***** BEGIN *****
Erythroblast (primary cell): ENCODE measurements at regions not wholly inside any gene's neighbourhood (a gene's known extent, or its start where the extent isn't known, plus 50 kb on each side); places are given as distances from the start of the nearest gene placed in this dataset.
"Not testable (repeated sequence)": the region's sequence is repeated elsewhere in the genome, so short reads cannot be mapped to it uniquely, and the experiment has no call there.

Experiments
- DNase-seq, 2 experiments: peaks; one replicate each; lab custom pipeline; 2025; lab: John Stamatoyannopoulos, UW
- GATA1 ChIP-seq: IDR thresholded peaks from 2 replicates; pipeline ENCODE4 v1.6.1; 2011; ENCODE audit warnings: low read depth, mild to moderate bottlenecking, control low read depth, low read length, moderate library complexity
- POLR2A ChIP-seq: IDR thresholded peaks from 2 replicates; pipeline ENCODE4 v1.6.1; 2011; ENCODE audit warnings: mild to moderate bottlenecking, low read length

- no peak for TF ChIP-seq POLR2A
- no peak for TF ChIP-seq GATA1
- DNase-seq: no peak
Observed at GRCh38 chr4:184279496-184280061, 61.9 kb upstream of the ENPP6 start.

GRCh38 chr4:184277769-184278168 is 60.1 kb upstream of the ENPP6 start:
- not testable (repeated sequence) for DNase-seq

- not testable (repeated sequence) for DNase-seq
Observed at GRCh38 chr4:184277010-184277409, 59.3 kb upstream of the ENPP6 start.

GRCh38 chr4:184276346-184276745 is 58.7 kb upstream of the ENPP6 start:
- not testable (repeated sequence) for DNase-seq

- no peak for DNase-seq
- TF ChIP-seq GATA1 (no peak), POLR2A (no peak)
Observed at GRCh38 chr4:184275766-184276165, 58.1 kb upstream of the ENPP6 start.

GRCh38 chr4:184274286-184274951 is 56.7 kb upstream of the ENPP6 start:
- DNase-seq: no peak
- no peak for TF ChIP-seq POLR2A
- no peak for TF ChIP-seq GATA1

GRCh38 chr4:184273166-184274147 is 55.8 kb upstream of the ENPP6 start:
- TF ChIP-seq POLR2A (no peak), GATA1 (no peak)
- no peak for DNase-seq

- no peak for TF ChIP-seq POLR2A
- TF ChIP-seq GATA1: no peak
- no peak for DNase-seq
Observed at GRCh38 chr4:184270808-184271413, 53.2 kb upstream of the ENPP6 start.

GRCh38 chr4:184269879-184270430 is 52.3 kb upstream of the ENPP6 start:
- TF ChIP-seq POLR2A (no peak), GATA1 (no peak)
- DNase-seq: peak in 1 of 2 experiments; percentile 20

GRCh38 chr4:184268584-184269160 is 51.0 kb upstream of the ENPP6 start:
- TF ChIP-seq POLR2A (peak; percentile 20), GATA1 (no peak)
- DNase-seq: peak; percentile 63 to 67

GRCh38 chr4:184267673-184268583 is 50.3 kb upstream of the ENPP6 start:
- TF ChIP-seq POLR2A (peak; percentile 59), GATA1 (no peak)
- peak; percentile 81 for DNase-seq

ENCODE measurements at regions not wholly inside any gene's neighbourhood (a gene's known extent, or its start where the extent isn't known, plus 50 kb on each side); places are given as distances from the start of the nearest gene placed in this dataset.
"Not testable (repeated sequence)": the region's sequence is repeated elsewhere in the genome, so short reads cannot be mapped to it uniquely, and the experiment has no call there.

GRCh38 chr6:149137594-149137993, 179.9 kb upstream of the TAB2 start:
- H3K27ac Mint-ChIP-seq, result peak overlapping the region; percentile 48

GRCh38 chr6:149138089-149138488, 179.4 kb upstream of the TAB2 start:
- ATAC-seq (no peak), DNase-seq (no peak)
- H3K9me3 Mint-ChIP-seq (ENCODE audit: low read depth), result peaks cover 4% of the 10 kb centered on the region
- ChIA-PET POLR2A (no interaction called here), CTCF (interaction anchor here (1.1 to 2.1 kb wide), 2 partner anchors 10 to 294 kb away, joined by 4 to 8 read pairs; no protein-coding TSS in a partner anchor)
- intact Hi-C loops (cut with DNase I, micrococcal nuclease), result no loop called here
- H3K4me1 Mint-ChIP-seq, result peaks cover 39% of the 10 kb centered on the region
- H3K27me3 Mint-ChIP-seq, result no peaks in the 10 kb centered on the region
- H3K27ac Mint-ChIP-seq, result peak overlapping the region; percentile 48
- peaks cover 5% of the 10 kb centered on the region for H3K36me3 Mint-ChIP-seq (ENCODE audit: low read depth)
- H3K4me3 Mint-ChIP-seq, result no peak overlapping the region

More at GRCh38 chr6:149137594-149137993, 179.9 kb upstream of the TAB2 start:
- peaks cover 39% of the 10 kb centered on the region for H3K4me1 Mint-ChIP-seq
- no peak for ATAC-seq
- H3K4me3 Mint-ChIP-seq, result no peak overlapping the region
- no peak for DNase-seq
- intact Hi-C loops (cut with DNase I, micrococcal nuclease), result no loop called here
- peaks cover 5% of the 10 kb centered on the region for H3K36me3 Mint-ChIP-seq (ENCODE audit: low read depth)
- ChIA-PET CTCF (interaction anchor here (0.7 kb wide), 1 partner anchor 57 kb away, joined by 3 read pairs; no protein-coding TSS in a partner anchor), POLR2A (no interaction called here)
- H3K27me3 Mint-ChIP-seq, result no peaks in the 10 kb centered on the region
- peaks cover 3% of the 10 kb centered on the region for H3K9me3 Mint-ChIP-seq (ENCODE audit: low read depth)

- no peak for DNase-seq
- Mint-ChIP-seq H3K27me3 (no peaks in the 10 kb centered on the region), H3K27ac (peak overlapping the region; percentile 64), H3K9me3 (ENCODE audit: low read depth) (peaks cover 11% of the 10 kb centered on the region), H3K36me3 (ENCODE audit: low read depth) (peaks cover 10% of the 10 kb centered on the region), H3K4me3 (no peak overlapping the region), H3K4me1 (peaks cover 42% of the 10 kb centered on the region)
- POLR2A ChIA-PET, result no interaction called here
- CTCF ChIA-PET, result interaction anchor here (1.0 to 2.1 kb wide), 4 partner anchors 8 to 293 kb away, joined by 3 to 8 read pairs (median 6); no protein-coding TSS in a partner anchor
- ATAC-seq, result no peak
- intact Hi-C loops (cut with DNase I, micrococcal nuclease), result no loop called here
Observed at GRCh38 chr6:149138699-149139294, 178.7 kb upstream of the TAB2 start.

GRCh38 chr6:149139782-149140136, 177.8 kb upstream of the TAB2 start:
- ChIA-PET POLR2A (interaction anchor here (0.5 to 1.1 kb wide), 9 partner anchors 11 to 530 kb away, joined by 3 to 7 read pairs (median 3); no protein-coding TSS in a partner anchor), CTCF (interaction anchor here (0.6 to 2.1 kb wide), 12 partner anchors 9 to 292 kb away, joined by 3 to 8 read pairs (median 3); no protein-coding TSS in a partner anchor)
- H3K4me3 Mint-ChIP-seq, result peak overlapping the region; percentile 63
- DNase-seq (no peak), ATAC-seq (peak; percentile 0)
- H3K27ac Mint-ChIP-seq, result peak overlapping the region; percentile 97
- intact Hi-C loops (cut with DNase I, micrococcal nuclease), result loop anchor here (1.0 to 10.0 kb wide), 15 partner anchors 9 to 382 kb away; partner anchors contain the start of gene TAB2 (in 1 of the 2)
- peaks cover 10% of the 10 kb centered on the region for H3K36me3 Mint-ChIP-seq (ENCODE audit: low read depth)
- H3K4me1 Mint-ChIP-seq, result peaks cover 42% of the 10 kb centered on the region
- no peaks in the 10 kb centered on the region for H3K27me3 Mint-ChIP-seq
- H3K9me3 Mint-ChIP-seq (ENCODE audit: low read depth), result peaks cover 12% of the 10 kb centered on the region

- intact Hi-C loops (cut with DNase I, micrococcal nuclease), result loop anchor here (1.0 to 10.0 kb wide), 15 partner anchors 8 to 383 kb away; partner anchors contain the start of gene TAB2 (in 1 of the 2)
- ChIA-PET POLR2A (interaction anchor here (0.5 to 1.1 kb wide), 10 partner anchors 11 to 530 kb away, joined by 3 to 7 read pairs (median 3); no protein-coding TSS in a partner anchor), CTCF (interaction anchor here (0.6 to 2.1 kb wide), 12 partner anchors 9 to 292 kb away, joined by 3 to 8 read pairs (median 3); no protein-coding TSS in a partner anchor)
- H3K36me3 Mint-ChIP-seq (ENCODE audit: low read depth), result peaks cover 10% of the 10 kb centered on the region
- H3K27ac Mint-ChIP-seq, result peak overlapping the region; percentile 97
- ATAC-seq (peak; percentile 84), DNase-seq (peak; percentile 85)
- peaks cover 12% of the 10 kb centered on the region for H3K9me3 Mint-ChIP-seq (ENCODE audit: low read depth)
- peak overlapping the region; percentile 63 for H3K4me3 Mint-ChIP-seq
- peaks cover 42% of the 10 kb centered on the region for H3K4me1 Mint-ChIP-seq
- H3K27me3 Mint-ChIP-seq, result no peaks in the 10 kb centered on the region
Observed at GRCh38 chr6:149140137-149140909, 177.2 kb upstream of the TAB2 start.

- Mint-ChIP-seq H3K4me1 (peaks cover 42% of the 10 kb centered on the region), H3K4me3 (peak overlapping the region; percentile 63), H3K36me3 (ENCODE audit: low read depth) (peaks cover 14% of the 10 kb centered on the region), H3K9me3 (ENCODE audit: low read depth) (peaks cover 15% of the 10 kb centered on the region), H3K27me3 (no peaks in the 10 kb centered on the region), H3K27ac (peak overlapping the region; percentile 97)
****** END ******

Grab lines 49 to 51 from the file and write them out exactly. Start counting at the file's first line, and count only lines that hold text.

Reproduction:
- H3K4me1 Mint-ChIP-seq, result peaks cover 39% of the 10 kb centered on the region
- H3K27me3 Mint-ChIP-seq, result no peaks in the 10 kb centered on the region
- H3K27ac Mint-ChIP-seq, result peak overlapping the region; percentile 48